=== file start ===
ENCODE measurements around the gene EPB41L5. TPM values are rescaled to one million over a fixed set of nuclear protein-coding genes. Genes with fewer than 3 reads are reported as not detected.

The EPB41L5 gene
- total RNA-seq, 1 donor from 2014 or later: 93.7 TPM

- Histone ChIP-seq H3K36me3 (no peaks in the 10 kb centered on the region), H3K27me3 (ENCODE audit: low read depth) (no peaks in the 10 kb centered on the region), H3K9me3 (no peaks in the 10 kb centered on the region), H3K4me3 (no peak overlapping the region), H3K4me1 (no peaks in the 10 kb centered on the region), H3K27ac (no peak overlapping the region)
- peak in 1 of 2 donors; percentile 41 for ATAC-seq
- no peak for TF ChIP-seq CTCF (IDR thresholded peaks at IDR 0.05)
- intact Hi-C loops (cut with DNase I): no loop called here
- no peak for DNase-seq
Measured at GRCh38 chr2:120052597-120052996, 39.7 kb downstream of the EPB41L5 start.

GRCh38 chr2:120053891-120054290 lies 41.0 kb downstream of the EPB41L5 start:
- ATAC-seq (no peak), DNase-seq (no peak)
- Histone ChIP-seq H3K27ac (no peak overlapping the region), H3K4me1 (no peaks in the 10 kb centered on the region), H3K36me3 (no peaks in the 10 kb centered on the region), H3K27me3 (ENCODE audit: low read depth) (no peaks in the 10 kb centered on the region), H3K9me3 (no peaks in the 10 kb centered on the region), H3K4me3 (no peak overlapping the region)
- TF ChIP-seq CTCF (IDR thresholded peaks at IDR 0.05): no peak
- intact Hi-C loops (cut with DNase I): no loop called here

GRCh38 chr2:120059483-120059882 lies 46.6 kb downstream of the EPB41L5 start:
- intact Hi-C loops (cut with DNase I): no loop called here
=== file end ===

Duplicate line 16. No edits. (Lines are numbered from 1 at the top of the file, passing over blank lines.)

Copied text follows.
- intact Hi-C loops (cut with DNase I): no loop called here